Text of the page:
The End of the Internet as We Know It

By Tom Hayes

The biggest take-away from last week’s Consumer Electronics Show is that every device in our lives is rapidly becoming a computer connected to the Internet.  That new reality means the Internet will soon transition from the conspicuous to the unconscious-from something you go “onto” to something you never go off of-and in fact hardly even think about.


Much the way electricity did a hundred years ago, the Internet is segueing from near-magic to life staple.  And much the way electrified homes and cities revolutionized our culture and economy at the turn of the 20th century, the Internet as core utility will do the same for this century.

Light on actual new gadgets, the CES was a watershed for showcasing network ubiquity.  Machine-to-machine communications, what some used to call the Internet2, will mean that modern life depends on connectedness in a whole new way.  In fact, we may soon stop referring to the developed and undeveloped worlds, and instead talk about the hot and the dark worlds-the online and the offline hemispheres.  And as I write about in my book, Jump Point, by 2011 more people will be online than off as the Internet crosses the 3.5 Billion user mark that year. So it makes sense that the CES this year looked more like the consumer shows of the 1950s in demonstrating the new wonders and conveniences of the modern home.  Almost every booth featured models of the digital lifestyle.  For example:

  • By 2011, 90 percent of all Sony products will connect to the Internet, Howard Stringer, the chief executive of Sony, predicted.
  • New televisions from LG, Samsung and others will now let viewers seamlessly watch movies from Netflix and other Internet sites.
  • The Palm Pre phone promises to make it easy to call your friends by looking up their phone numbers on Facebook for you.
  • A new version of the Ford F150 pickup truck will let contractors check service manuals by browsing the Web from an in-dash computer.

The new drive is to embed computer chips with Internet connections– all of which keep getting cheaper and smaller–into more and more everyday products.  Sony introduced an Internet-connected alarm clock that will wake you up with your favorite music videos and traffic forecasts for your commute.  Asustek, the giant Taiwanese electronics company, showed a touch-screen computer that hangs on a wall and a TV remote with built-in PC and keyboard that lets users surf the Net on their TVs. According to Jonney Shih, the chairman of Asustek, soon everything in your house, even your bathroom mirror, will be a computer display.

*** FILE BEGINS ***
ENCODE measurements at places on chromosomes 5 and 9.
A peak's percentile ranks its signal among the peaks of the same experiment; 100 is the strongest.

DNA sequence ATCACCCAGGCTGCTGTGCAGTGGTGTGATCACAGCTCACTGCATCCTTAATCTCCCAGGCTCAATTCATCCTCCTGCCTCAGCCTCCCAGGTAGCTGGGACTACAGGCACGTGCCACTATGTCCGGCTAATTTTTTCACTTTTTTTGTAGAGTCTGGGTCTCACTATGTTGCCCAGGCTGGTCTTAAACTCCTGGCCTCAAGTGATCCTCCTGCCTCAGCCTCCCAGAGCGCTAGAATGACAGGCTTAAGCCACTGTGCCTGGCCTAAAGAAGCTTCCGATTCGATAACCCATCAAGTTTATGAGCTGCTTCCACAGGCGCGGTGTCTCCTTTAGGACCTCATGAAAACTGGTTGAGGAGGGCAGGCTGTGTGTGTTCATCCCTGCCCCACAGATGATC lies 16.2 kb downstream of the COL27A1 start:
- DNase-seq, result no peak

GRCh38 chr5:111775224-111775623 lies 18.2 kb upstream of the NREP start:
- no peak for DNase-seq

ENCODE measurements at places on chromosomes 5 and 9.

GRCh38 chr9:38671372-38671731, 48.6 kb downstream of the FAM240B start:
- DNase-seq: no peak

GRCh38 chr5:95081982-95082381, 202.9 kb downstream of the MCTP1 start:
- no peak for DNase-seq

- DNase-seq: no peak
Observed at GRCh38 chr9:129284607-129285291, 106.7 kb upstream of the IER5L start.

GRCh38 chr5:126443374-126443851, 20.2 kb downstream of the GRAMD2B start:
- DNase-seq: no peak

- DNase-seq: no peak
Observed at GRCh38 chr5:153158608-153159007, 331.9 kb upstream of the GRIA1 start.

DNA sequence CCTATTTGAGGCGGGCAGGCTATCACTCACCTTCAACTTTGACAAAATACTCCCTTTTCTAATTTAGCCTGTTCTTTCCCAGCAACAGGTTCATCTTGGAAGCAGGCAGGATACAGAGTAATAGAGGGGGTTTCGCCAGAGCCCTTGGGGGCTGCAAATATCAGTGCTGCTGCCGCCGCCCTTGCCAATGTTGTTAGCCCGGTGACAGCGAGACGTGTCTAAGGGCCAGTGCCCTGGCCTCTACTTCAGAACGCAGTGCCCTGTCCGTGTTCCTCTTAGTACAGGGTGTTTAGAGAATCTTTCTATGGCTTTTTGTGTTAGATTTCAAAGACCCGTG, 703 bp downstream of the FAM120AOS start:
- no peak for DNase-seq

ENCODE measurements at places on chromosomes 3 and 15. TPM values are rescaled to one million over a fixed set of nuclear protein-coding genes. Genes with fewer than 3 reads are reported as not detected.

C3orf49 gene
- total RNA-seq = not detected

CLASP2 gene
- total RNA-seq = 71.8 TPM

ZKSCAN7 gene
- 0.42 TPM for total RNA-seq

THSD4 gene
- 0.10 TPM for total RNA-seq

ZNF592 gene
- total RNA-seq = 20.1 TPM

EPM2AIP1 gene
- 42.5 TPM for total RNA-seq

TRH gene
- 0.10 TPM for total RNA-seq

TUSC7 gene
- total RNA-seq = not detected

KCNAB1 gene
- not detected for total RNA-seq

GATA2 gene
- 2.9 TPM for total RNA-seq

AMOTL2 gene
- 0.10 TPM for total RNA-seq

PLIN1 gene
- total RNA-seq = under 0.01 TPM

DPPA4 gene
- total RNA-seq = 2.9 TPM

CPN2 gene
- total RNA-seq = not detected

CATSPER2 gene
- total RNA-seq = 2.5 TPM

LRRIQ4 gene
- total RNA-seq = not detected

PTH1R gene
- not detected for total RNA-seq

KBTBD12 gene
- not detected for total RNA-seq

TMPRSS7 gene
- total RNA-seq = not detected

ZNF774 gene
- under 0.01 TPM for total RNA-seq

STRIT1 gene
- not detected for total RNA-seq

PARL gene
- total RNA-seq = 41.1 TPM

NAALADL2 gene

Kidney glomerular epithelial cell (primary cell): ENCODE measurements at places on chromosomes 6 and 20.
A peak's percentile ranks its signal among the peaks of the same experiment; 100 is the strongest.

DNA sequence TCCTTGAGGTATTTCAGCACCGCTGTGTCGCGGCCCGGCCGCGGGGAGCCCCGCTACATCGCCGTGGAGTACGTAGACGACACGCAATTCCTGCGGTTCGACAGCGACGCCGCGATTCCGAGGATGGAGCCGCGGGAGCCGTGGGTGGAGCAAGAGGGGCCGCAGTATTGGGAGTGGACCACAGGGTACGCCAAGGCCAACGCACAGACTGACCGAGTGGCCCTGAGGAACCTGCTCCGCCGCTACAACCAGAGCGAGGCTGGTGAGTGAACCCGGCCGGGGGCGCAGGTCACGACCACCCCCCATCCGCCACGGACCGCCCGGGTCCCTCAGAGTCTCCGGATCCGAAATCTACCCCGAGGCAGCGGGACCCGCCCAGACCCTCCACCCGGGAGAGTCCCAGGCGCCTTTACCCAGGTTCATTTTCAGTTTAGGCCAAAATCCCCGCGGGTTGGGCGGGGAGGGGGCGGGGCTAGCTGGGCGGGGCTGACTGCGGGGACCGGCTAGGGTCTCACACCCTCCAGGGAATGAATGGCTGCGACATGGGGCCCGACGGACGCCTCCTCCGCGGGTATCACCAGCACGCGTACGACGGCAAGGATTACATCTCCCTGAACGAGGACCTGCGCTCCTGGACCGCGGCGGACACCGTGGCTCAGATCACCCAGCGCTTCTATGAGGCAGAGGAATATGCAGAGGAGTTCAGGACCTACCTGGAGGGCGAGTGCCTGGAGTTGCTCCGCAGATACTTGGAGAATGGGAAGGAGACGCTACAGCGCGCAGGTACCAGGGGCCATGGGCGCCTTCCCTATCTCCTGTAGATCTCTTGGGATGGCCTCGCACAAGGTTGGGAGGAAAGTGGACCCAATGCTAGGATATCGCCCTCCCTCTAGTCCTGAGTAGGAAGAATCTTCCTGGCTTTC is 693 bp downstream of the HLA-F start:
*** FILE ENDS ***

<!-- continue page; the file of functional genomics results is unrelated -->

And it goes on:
What’s the big idea from all this connectivity?  For one thing, if you still see the Internet as a plus-market or mere conveyance, you’d better rethink the future of your business.  If you think the Internet is just for downloading digital products, you had better watch out for the coming revolution in distribution and supply chains.  If you think the Internet is just for the young, hip and adventurous, try going dark and see what happens to your business.  One thing is certain; the world on the other side of this economic downturn will be very different than it is today.  And, that helps explain some of the pain and fear.  What we are experiencing now is as wrenching a transition as the change-over from rural to urban or agrarian to industrial.  A century ago a brave world hailed the electrification of Main Street and ushered in the modern consumer economy.  Last week we celebrated the connectivity of Main Street and welcomed the start of the real Internet era.



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